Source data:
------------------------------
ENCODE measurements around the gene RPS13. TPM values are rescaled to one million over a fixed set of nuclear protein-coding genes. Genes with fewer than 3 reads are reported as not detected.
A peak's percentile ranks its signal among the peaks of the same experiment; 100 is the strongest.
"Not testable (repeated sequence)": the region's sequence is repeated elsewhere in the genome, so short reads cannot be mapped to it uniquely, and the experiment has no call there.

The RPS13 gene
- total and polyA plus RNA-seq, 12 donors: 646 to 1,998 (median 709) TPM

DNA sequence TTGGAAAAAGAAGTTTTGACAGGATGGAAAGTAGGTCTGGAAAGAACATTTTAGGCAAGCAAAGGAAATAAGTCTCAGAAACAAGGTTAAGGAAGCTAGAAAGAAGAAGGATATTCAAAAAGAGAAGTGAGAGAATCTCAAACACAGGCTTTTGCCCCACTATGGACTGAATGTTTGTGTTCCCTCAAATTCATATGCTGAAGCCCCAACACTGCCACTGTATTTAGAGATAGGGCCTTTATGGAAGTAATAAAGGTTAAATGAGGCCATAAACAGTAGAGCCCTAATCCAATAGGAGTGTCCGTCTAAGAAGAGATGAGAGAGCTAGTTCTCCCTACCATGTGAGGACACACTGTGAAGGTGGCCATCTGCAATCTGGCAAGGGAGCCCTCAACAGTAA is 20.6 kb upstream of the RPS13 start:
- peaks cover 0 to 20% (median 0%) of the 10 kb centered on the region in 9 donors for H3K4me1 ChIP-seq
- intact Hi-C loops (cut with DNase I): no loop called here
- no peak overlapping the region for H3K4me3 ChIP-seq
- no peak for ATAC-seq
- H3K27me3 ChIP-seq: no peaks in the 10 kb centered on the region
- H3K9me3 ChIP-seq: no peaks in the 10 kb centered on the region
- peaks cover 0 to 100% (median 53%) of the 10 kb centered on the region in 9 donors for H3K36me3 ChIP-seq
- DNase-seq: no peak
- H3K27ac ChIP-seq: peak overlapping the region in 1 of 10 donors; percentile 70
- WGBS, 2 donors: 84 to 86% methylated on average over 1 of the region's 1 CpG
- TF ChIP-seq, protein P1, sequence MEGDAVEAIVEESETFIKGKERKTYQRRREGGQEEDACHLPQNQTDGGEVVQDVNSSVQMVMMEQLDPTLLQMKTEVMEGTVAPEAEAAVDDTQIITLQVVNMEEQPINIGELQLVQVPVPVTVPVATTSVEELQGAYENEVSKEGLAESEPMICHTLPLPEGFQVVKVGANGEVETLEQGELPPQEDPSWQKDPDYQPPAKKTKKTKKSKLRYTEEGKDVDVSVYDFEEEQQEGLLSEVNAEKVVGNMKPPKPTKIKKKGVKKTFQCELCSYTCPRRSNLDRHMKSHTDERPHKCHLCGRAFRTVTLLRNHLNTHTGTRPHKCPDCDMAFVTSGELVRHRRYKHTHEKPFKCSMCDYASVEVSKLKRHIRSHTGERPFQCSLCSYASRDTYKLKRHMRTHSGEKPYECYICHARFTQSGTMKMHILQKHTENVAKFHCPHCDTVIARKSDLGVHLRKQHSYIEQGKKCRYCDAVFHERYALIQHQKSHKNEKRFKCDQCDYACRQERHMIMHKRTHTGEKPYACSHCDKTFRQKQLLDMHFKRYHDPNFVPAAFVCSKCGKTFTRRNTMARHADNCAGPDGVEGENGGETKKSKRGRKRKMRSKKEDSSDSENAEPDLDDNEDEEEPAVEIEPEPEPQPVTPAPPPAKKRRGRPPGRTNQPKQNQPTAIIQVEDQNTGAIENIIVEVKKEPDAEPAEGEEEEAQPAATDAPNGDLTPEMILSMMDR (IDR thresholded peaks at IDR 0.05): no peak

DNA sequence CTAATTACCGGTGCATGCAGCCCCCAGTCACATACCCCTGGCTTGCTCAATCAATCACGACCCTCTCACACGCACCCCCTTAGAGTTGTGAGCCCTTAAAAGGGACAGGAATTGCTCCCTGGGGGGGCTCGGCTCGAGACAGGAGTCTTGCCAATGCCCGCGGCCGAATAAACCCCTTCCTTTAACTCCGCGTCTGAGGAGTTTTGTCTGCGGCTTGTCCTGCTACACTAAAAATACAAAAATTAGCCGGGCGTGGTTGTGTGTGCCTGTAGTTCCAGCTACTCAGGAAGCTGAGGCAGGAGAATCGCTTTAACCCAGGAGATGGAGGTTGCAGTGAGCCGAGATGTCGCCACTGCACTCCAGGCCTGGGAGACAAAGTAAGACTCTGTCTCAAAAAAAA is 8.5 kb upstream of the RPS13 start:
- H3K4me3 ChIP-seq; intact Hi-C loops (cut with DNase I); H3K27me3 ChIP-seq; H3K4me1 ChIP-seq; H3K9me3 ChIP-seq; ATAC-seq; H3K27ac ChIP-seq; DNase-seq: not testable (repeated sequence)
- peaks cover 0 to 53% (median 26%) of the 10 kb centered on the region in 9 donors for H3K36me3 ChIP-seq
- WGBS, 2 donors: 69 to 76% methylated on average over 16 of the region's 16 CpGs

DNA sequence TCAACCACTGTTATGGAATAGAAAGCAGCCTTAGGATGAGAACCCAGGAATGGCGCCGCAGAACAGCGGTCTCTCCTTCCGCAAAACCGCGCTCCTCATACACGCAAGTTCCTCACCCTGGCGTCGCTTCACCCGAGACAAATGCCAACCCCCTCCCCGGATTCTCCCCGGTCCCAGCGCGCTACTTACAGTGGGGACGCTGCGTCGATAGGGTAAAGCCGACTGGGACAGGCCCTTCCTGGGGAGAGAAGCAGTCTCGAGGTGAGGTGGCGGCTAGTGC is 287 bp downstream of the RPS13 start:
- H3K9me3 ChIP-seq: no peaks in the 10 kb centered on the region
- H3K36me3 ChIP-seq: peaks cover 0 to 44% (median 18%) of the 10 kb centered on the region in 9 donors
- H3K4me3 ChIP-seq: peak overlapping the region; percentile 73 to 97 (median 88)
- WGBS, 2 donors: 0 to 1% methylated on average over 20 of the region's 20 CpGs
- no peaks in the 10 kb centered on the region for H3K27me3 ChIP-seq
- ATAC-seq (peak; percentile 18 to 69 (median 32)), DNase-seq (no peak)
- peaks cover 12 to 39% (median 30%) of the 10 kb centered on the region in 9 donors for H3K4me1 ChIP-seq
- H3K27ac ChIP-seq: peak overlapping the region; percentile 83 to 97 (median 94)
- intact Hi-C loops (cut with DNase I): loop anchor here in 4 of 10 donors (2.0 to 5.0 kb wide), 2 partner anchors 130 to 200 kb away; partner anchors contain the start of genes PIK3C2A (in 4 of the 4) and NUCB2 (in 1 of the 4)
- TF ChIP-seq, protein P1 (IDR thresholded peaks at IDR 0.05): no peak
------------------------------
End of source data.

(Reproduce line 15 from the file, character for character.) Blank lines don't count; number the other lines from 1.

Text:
- H3K27ac ChIP-seq: peak overlapping the region in 1 of 10 donors; percentile 70